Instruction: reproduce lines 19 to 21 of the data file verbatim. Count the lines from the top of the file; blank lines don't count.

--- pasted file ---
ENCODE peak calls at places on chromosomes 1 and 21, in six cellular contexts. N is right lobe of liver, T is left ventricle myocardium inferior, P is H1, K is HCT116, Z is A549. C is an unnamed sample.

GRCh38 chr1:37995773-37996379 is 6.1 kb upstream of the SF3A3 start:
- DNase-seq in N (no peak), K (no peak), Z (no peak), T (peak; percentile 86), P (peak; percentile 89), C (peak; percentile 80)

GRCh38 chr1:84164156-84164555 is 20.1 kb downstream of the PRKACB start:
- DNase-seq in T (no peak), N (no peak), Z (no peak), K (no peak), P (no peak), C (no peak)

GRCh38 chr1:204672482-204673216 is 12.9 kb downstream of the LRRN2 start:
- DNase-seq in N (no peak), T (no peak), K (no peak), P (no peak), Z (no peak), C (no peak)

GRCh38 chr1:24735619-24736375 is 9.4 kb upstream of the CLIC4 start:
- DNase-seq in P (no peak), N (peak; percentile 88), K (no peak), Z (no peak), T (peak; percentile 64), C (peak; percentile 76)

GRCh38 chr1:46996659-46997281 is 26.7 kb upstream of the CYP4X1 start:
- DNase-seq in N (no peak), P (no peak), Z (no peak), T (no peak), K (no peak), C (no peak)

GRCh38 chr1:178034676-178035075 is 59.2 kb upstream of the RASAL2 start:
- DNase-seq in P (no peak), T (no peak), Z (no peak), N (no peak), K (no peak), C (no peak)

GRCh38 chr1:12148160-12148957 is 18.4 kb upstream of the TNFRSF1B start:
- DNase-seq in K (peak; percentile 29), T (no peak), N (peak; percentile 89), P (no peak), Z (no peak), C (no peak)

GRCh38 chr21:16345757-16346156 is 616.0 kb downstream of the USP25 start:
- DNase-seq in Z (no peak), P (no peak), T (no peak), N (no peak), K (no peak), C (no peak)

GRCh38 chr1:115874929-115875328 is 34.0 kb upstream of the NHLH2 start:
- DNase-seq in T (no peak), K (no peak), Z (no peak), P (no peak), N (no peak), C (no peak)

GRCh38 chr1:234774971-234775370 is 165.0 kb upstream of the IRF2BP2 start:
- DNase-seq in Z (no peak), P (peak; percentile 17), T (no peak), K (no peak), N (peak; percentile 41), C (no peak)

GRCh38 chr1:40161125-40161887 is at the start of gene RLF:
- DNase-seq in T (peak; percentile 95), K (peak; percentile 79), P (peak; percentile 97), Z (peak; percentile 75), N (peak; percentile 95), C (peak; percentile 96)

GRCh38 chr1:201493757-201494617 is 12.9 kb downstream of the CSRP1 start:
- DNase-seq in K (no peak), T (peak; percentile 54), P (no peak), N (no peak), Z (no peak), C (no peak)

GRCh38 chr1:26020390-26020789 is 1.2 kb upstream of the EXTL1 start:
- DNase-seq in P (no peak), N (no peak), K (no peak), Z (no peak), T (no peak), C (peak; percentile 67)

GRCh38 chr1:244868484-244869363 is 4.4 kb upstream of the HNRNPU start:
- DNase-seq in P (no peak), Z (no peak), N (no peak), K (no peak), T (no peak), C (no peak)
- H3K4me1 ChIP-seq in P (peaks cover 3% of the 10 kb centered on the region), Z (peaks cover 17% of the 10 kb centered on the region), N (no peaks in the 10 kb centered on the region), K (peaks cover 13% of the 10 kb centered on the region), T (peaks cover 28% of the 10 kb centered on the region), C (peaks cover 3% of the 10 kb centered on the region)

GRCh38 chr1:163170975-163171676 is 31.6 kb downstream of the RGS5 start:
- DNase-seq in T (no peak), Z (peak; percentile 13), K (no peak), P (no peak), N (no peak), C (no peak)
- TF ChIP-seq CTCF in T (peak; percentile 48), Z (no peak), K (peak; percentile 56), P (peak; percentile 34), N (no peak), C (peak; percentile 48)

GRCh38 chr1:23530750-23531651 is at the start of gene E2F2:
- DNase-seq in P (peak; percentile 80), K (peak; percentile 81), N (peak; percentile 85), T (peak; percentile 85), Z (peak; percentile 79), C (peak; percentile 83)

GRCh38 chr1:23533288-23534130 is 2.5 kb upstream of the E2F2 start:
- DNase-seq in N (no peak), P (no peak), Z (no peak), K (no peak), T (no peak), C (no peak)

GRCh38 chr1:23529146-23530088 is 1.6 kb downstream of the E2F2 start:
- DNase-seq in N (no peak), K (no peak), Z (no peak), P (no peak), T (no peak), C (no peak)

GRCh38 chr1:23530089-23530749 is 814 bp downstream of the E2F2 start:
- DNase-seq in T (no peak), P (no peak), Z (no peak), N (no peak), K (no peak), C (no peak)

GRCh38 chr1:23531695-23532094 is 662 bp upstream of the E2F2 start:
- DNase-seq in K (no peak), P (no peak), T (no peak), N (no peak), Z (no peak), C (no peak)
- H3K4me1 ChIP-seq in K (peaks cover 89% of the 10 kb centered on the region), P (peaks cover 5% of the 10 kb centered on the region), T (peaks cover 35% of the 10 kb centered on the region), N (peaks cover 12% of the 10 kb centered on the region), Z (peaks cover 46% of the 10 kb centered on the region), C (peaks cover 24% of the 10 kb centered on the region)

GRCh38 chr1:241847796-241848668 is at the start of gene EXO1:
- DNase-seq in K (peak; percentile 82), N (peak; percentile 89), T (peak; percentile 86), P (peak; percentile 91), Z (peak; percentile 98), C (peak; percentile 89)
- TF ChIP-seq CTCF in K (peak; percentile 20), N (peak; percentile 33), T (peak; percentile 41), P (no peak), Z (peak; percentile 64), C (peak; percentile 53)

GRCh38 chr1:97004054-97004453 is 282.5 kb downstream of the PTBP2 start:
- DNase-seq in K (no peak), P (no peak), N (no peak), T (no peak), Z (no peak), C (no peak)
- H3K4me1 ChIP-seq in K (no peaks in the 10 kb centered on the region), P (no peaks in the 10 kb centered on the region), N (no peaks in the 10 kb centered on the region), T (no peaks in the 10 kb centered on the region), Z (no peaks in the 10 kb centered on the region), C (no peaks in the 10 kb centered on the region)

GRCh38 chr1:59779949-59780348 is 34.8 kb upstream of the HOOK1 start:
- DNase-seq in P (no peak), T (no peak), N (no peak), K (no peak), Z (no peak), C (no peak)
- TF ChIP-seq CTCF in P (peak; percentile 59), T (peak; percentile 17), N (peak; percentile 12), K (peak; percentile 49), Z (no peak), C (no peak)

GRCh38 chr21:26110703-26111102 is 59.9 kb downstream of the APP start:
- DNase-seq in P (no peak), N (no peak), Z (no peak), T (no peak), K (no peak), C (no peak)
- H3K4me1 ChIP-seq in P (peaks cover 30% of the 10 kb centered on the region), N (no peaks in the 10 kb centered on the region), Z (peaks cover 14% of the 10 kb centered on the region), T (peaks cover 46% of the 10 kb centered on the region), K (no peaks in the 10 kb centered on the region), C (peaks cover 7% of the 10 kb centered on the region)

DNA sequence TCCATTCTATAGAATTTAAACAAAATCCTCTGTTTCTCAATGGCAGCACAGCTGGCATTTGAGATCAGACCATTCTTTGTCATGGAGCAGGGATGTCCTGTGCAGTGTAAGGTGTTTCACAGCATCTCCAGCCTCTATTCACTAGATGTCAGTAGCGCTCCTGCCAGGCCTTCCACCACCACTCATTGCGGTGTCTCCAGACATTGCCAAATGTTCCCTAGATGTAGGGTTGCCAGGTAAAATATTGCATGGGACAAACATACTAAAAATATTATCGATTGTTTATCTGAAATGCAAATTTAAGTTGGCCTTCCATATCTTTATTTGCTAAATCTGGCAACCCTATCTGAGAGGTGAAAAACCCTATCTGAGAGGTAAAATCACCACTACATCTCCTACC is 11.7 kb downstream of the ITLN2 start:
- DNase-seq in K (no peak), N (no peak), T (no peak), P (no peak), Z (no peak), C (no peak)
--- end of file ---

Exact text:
- DNase-seq in T (no peak), K (no peak), Z (no peak), P (no peak), N (no peak), C (no peak)

GRCh38 chr1:234774971-234775370 is 165.0 kb upstream of the IRF2BP2 start:
- DNase-seq in Z (no peak), P (peak; percentile 17), T (no peak), K (no peak), N (peak; percentile 41), C (no peak)